On the Road is a series in our Beyond section that focuses on the most unique, interesting places outside city limits. Come along with us and explore the amazing institutions, restaurants and parks that make our travels well worth it. This edition of On the Road is by Chicago foodie entrepreneur Cynthia Kallile.
After a weekend in Seattle and a much needed and long overdue visit to Pike Place Market, I’m absolutely convinced this market is by far the best in the U.S. Yes, other cities boast of their year-round markets – New York’s Union Square Greenmarket, Ferry Plaza Farmer’s Market in San Francisco, even Chicago’s Green City Market. And while these and others throughout the country are excellent, there’s something one-of-a-kind about Seattle’s Pike Place Market. As the website states, “It is a special community within the heart of Seattle’s downtown. More than the city’s beloved public market, Pike Place Market is a vibrant neighborhood comprised of hundreds of farmers, craftspeople, small businesses, and residents.”
It’d been 20 years since visiting Seattle last, so I was eager to return to the market after a few days of neighborhood strolling, a boat cruise on Lake Union, a trip to Starbuck’s Reserve Roastery, stops at local breweries, and a dip of the most delicious vegan ice cream I’ve ever eaten. (Being an ice cream purist, I was simply blown away by Frankie’s Brown Sugar Vanilla.)
Yet none of those delights compared to the sensory overload I experienced when we finally arrived at Pike Place Market. I’d forgotten how simply wonderful it is. From the multitude of produce stands loaded with locally grown vegetables and fruits, to the vendors offering samples of Rainier cherries and peach slices, to the fishmongers, I was giddy. I get like that whenever I’m around produce and beautifully displayed meats, poultry and fish. Crowds were gathered in front of the freshly caught fish, and workers clad in their boots and overalls were busily tossing out big slippery fish to the passersby. The buckets and bouquets of fresh flowers seemed to go on endlessly, while the cheese-sampling booths were surrounded with people eager to try their favorites.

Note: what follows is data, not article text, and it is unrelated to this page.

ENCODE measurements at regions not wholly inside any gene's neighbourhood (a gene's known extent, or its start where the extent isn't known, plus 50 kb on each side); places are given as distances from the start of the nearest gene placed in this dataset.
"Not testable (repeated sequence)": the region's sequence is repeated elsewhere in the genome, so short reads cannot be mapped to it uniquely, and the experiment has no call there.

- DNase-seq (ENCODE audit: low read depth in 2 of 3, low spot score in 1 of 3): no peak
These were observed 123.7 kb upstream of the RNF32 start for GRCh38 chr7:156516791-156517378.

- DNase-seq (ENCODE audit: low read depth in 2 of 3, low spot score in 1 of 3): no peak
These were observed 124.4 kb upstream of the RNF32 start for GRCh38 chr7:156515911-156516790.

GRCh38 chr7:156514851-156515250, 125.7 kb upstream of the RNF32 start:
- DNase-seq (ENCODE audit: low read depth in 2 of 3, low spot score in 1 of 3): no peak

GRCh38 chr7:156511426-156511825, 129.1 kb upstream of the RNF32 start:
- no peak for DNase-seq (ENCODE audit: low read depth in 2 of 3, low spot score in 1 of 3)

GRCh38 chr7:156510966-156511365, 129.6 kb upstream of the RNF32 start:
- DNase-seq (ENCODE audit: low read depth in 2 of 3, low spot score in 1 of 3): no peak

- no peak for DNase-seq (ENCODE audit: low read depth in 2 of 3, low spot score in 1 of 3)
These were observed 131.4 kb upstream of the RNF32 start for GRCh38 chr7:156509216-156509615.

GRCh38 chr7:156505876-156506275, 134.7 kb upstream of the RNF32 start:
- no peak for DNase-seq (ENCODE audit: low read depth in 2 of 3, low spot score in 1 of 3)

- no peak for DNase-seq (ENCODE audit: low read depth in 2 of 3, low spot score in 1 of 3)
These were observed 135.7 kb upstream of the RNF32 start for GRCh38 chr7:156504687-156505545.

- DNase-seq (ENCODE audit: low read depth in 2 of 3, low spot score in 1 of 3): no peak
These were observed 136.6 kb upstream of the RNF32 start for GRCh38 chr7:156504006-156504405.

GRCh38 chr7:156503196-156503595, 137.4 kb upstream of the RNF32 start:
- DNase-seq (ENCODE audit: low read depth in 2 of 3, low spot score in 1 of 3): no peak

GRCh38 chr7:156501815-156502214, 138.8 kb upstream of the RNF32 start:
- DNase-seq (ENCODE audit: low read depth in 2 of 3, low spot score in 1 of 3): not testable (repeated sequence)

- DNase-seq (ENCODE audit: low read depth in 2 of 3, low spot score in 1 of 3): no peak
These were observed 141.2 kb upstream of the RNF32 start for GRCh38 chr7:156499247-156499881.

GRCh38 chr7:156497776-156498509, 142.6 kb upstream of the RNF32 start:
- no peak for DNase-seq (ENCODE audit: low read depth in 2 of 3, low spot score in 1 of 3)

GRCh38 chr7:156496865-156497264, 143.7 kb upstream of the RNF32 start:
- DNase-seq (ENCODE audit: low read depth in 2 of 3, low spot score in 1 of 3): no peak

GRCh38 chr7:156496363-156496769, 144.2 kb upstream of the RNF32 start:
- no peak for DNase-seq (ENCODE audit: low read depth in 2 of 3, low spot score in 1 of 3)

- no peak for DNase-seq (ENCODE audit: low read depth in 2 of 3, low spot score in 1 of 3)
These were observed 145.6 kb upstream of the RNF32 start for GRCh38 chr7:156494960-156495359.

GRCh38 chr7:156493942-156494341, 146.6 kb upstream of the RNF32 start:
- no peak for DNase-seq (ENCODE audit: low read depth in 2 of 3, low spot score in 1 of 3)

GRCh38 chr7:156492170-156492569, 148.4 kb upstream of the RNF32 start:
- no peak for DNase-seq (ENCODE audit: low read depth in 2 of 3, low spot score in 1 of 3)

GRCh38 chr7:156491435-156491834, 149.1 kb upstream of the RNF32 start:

The beauty of this market is the variety. Not everyone is interested in produce and meats like I am. Cheeses, vinegars, syrups, salts, herbs, and spices are available every day. Need a hand-woven scarf, a T-shirt with silk-screened Seattle lore or outfits for the kids in your family? Stroll the many levels of the main and north arcades to find the perfect handcrafted gift like jewelry, pottery, candles or custom-made notecards.
My only disappointment was that I was leaving Seattle that afternoon. As much as I was ready to plunk down some cash for fruit, those gorgeous radishes and perhaps a whole fish glimmering in the sun, I had to be restrained by my niece and nephew. If only we’d planned this excursion earlier in the weekend. Nevertheless, I was able to pick up some nonperishables and scarf down my first-ever piroshky from Piroshky Piroshky, a Seattle favorite. We stood in line, and it was definitely worth the wait. This tiny spot, just up the street from the original Starbucks, features savory and sweet specialties. And are they delicious! We shared a few stuffed with potatoes, cheese and bacon. I also had a taste of freshly made Greek yogurt from Ellenos and topped that off with a cup of steaming hot Storyville coffee. While the original Starbucks was tempting, I knew I had to sip coffee from another Seattle landmark – one that wasn’t available in Chicago.
Though my swing through Pike Place Market was a whirlwind, it was long enough for me to verify that this public market is truly an adventure for all ages and the best our nation has to offer. Some may not agree, and surely other farmer’s markets won’t, but this Chicagoan stands firm!
Cynthia Kallile is the founder and owner of The Meatloaf Bakery™ and an enthusiastic foodie. Her creative meatloaf recipes wowed customers across the country for seven years and are offered today via Meatloaf By Mail. She cooks, writes and loves to talk about her experiences with ingredients, techniques and delicious outcomes.